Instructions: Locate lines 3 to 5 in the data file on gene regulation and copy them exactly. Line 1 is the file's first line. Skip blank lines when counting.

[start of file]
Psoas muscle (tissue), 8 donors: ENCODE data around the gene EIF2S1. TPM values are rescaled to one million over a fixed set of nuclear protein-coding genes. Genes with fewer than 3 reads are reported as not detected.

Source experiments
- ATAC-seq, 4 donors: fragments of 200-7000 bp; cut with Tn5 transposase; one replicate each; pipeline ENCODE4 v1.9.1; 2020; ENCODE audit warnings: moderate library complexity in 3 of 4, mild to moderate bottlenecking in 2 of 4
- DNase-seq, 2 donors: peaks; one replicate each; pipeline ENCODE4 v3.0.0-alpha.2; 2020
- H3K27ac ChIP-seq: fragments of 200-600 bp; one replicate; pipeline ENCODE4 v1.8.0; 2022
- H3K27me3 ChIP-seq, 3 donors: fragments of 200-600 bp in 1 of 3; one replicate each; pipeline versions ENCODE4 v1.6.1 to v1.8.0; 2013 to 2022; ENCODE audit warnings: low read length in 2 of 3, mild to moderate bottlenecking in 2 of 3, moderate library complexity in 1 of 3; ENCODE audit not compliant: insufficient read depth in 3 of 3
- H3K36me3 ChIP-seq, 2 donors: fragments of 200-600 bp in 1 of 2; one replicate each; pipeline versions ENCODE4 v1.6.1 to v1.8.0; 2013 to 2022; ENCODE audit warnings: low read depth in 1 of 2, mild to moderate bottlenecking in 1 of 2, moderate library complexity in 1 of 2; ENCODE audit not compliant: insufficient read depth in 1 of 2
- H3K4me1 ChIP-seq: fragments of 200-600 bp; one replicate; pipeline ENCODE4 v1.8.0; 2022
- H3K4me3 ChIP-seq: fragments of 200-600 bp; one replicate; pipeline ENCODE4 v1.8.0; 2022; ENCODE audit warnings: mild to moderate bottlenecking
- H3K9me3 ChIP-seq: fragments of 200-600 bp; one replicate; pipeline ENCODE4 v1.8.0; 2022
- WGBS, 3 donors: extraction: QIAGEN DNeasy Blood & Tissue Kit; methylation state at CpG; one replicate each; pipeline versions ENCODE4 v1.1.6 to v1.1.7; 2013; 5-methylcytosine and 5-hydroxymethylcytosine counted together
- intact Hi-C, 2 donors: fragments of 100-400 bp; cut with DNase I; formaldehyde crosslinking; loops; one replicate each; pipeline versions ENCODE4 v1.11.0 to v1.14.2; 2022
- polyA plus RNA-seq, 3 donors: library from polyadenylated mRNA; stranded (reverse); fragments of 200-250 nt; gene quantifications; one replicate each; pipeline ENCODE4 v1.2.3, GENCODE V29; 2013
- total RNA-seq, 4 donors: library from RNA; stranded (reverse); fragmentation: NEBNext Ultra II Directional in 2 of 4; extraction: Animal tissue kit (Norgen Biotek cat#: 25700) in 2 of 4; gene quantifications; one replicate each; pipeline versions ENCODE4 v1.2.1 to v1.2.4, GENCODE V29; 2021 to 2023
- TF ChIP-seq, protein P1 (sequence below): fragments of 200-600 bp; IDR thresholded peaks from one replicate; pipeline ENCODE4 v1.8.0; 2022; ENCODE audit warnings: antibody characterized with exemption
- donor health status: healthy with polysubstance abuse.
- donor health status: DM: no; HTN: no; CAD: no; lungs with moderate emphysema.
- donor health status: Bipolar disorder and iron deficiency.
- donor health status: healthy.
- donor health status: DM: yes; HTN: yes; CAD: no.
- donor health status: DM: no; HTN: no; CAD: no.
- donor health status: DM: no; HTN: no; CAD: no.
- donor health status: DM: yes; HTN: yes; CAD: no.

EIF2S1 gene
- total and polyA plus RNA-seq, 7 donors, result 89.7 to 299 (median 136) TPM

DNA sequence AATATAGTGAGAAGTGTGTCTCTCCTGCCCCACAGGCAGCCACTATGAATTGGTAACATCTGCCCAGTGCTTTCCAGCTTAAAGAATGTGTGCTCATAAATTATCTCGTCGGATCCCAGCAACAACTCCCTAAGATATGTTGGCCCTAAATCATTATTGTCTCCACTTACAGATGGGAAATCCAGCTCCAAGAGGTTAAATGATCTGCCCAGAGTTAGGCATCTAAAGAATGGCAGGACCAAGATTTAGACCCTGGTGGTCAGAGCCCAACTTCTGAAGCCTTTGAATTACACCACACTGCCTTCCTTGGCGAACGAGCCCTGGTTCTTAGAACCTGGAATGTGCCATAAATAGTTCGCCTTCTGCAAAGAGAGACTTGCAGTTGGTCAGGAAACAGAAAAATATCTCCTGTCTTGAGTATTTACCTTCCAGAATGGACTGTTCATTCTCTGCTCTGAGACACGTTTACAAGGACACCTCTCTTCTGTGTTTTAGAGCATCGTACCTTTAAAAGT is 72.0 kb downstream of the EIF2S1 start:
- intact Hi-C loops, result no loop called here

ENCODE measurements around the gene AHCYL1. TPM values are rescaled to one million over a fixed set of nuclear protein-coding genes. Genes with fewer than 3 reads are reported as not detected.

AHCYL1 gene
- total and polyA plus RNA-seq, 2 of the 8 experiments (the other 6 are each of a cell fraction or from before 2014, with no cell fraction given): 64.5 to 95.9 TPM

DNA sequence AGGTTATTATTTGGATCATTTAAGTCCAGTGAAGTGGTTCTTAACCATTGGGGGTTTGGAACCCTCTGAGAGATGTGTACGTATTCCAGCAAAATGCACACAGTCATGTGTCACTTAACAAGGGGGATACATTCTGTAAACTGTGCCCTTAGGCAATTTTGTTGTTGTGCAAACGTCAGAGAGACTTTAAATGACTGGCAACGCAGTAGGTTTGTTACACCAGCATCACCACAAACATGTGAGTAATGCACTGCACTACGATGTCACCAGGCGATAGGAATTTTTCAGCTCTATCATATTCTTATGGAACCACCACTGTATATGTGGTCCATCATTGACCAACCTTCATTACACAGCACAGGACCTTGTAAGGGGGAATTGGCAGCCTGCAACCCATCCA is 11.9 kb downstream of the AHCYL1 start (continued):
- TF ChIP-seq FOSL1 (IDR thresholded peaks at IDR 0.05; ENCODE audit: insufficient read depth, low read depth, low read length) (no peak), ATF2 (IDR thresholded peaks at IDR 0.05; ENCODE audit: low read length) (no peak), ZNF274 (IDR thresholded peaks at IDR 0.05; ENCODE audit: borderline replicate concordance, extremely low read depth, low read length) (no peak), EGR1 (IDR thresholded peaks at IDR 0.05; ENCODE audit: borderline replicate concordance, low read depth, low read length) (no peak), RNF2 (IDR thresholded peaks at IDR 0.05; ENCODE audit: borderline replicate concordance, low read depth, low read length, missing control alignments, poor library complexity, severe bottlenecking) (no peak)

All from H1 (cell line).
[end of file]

- ATAC-seq, 4 donors: fragments of 200-7000 bp; cut with Tn5 transposase; one replicate each; pipeline ENCODE4 v1.9.1; 2020; ENCODE audit warnings: moderate library complexity in 3 of 4, mild to moderate bottlenecking in 2 of 4
- DNase-seq, 2 donors: peaks; one replicate each; pipeline ENCODE4 v3.0.0-alpha.2; 2020
- H3K27ac ChIP-seq: fragments of 200-600 bp; one replicate; pipeline ENCODE4 v1.8.0; 2022